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California Department of Transportation
Date: August 22, 2012
Contact: Caltrans contact: Tamie McGowen, (916) 657-5060
CHP contact: Fran Clader, (916) 843-3310
AGC contact: Sophia Taft, (916) 371-2422
UCON contact: Emily Cohen, (925) 855-7900
CALTRANS TO MOTORISTS: MOVE OVER OR SLOW DOWN WHEN PASSING WORK ZONES AND HELP PROTECT HIGHWAY WORKERS
SACRAMENTO - Caltrans, the California Highway Patrol (CHP) and construction industry contractors today are calling on all Californians for their help in the ongoing effort to make highway work zones safer for workers by moving over one lane, if it’s safe to do so, or slowing down when passing a maintenance or construction crew or emergency personnel stopped on the side of the freeway.
In July alone, six motorists and contracted workers were killed – including three by drunk drivers – and multiple others injured in highway work zones.
“Every day, highway workers put their lives in danger just by going to work,” said Caltrans Director Malcolm Dougherty. “These tragic incidents are sobering reminders that motorists must never drink and drive, and we all must do everything we can to keep our highways safe.”
“Highway workers and emergency personnel risk their lives every day while helping to make our roads safer,” said CHP Commissioner Joe Farrow. “We will continue to work with Caltrans to make highway work zones as safe as possible. However, even with appropriate safety precautions, we need the public’s help to exercise common sense when driving and to refrain from driving impaired, speeding and other distracting behaviors that can lead to driver error.”
Caltrans meets regularly with contractors to discuss mutual safety concerns to make work zones safer, and Caltrans and the CHP work together to test the effectiveness of having multiple CHP vehicles in construction zones to monitor driver safety and enforce the speed limit and the Move Over Law. When feasible, Caltrans allows an extra buffer lane between workers and vehicles in specific construction zones, so that workers previously separated only by orange cones have more space between themselves and oncoming vehicles.
"Over 700,000 men and women make their living in California’s construction industry. Their livelihoods should never be a life or death proposition,” said Tom Holsman, chief
executive officer for the Associated General Contractors of California (AGC). “AGC has
always been a strong and proud partner with public agencies as they deliver the much needed transportation projects the public demands. We need, more than ever, to work with our partners and have an informed traveling public to keep drunk drivers off our highways and out of work zones," Holsman added.
"I can assure you that the safety of crews is the single highest contractor priority when working on jobsites. Above profit, and above performance, nothing else matters if our members’ crews aren't safe,” said United Contractors CEO, Mark Breslin. “California drivers also have a serious responsibility to protect the lives of those who wake up early and stay up late to ensure safe roads and highways to travel on. Protecting the lives of our crews must be an 'all-hands-on-deck' effort on the part of Caltrans, industry, policy makers and the traveling public to make sure that each and every worker returns home safely to their family."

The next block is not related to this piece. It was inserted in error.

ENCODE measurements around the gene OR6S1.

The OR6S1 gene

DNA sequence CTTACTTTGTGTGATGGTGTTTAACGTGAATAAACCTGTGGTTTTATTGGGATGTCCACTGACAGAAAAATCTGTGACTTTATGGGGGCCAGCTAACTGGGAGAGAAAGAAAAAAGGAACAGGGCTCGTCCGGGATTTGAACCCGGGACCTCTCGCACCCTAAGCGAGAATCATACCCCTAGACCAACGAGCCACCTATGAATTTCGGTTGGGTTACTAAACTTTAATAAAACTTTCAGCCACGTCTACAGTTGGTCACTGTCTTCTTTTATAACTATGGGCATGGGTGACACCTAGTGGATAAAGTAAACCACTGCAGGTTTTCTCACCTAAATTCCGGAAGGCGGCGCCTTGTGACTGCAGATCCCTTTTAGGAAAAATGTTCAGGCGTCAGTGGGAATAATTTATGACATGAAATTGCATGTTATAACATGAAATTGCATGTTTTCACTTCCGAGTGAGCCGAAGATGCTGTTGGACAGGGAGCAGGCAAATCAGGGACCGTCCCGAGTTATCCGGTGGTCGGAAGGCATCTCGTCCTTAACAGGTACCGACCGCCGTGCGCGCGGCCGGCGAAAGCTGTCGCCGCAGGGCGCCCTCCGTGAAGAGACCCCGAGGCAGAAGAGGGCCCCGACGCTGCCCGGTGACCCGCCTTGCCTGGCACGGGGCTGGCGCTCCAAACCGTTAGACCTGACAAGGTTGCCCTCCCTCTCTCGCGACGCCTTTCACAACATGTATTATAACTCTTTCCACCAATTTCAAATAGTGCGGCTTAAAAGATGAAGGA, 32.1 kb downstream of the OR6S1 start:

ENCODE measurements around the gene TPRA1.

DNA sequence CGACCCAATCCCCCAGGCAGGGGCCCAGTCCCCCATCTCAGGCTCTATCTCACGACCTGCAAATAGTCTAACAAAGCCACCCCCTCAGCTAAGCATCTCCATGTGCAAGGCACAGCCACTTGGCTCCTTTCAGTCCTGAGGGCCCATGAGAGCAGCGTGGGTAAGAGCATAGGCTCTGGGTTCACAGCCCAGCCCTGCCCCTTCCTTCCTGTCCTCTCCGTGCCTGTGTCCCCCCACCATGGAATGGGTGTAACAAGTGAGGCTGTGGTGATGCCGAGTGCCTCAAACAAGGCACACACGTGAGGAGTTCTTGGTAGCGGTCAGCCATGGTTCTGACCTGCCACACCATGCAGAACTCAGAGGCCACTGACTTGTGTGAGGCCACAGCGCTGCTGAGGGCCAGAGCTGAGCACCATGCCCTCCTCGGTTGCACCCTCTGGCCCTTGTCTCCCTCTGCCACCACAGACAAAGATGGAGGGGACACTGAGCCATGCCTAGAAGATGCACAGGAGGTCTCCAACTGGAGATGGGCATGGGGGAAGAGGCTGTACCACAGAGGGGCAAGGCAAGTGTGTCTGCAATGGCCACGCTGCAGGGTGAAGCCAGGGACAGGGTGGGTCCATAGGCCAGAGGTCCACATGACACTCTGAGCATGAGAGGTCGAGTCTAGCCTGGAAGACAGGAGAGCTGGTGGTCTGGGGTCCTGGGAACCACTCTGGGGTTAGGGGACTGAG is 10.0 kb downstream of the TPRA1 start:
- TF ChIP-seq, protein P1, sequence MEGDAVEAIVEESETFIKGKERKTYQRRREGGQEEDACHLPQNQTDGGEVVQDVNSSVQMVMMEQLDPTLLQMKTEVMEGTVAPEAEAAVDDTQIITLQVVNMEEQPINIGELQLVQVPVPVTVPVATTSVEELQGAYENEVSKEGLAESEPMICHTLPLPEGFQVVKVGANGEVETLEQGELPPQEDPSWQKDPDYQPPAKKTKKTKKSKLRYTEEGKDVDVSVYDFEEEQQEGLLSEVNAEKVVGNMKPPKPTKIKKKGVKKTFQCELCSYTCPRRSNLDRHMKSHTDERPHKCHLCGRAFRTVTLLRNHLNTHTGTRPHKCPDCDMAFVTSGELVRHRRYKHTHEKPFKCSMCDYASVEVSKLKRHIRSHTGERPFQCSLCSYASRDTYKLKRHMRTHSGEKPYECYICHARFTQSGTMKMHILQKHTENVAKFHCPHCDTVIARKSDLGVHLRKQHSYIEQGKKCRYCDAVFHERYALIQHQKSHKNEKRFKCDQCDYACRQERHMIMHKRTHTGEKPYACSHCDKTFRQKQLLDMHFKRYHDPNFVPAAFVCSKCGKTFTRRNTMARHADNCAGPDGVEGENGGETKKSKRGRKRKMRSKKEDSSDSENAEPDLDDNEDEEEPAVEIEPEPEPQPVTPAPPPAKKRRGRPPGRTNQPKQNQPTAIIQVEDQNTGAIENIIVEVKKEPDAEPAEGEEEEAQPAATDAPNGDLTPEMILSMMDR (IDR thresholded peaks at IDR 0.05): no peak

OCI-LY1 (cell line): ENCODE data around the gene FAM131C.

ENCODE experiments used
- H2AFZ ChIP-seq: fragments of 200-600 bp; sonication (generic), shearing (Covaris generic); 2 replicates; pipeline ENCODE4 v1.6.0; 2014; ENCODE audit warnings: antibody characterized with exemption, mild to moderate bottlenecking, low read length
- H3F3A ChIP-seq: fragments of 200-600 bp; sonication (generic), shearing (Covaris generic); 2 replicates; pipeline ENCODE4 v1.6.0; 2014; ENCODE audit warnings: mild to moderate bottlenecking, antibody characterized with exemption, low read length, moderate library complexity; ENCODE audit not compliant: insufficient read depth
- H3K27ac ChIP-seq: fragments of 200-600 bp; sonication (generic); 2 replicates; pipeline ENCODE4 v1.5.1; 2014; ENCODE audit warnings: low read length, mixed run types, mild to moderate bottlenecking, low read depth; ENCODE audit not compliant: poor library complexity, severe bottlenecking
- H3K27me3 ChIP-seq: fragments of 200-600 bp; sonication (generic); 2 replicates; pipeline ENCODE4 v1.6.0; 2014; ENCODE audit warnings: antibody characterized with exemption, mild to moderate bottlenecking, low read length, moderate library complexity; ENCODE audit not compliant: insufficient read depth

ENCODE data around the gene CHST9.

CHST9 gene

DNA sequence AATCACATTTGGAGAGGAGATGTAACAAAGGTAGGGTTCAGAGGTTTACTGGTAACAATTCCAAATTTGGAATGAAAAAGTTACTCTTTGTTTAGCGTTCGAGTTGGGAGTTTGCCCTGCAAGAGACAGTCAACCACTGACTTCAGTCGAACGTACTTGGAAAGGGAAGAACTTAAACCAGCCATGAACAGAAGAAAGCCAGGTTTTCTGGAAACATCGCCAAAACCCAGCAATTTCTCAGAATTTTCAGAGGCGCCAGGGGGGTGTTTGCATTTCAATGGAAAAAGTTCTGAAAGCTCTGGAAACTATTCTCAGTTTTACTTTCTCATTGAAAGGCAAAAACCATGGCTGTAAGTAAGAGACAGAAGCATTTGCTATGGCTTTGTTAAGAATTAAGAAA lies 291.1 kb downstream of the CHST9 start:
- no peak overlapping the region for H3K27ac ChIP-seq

Among those killed include:
Regan Johnson, a 24-year-old Caltrans contractor’s employee, was killed July 11 by a suspected drunk driver while working on Highway 99 in Fresno.
A motorcyclist died on July 18 when he clipped a “road closed” sign near a work zone on Highway 49 in Tuolumne County, causing him to veer off the highway directly into a telephone pole.
Two contract workers, 56-year-old Ramon Lopez and 58-year-old Ricardo Zamora, died July 22 when they were both struck by the same vehicle following a collision between two suspected drunk drivers in separate vehicles in a highway work zone on Interstate 405 in Torrance.
A minivan struck a contractor’s truck as it was picking up cones in a construction zone on Interstate 10 in El Monte on July 24, killing the van’s driver and his dog. Both of the Caltrans contract workers in the truck were injured.
A truck driver failed to slow down in a construction zone on Highway 99 in Bakersfield on July 25 and was killed after colliding with a dump truck.
In Redding, Caltrans tested temporary rumble strips in the areas leading up to work zones, and the results are encouraging: 46 percent of traffic slowed down. The tests are now expanding statewide.
Highway construction and maintenance work is one of the most dangerous occupations in the United States. Since the 1920s, 178 Caltrans employees have died while on the job.
To download a zip-file containing a broadcast-quality public service announcement video about the Move Over law:
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